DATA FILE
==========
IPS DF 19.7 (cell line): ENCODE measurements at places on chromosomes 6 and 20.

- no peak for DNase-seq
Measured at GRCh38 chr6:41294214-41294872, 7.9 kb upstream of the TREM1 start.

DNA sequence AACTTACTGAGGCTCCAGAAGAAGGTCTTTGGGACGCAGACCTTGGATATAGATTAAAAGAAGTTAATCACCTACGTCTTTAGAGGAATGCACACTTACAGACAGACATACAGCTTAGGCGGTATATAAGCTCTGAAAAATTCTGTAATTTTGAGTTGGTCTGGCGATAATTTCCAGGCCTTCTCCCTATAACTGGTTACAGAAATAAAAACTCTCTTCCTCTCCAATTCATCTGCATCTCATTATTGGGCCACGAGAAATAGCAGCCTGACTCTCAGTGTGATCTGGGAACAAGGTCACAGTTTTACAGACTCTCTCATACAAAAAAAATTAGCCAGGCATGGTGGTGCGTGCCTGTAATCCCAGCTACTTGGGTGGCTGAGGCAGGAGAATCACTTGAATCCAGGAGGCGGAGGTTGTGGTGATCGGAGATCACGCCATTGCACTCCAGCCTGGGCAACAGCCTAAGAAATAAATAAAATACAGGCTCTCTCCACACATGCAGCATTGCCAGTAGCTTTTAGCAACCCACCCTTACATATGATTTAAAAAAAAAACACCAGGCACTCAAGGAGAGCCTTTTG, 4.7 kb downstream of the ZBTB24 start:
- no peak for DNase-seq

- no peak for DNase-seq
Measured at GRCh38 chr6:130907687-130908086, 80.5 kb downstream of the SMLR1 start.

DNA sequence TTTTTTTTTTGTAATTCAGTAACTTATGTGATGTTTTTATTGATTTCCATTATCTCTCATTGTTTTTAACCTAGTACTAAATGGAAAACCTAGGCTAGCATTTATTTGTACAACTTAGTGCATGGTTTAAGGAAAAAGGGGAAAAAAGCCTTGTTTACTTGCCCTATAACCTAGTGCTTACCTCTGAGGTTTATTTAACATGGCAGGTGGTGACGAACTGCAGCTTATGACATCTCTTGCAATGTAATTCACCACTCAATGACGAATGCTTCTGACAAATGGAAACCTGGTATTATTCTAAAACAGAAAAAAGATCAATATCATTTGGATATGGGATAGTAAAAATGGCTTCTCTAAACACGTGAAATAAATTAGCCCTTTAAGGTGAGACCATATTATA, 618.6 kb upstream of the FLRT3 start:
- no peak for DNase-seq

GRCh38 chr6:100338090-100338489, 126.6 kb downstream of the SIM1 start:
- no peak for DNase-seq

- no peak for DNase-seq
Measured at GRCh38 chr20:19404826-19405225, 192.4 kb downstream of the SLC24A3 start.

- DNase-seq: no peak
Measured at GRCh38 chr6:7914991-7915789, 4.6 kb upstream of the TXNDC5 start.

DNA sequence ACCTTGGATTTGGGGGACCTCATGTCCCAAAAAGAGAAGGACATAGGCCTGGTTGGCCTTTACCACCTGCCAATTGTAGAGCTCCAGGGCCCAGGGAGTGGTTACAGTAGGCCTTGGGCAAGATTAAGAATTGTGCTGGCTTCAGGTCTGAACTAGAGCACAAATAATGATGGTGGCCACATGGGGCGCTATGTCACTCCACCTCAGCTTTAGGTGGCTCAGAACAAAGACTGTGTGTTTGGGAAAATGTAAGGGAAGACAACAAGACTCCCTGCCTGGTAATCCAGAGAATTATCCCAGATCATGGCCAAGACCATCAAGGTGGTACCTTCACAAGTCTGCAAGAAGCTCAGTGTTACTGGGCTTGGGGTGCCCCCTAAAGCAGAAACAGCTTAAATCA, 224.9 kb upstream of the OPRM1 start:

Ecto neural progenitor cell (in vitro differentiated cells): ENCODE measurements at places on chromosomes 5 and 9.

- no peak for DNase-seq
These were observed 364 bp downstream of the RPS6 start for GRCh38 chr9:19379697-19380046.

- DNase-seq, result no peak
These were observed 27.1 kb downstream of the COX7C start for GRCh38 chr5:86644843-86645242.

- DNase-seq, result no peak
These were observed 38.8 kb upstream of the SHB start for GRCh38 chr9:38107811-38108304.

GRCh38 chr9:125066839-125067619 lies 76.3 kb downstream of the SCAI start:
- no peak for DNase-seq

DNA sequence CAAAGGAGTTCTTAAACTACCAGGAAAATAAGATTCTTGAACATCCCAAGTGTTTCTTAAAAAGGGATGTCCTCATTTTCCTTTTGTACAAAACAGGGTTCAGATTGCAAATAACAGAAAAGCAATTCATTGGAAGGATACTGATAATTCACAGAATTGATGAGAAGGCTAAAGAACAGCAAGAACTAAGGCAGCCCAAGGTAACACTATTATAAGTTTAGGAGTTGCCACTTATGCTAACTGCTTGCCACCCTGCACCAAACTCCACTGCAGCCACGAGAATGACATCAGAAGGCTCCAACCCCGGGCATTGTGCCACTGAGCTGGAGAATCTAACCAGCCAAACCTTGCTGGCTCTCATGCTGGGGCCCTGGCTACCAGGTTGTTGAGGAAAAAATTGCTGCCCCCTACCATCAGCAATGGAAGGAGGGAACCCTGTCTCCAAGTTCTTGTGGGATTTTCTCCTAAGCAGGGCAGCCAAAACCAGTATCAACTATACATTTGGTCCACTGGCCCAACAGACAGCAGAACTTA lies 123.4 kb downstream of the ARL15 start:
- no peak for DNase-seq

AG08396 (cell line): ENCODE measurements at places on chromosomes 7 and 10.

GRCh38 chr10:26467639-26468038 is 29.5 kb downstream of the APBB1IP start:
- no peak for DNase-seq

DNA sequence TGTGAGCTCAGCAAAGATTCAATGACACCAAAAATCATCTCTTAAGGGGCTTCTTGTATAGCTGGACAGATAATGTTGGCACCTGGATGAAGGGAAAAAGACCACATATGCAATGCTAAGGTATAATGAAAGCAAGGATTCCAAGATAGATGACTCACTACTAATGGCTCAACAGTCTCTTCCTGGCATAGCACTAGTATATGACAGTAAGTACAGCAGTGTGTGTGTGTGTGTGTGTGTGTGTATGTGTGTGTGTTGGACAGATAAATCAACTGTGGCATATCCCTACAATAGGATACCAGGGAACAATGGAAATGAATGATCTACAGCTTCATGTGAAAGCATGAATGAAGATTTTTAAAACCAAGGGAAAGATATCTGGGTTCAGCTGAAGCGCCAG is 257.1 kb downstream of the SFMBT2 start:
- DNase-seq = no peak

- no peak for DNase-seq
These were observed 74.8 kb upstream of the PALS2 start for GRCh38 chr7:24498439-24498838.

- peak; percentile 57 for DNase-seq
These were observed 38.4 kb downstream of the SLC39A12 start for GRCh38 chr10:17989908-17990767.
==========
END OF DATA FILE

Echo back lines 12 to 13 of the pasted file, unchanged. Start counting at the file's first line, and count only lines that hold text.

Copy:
- no peak for DNase-seq
Measured at GRCh38 chr20:19404826-19405225, 192.4 kb downstream of the SLC24A3 start.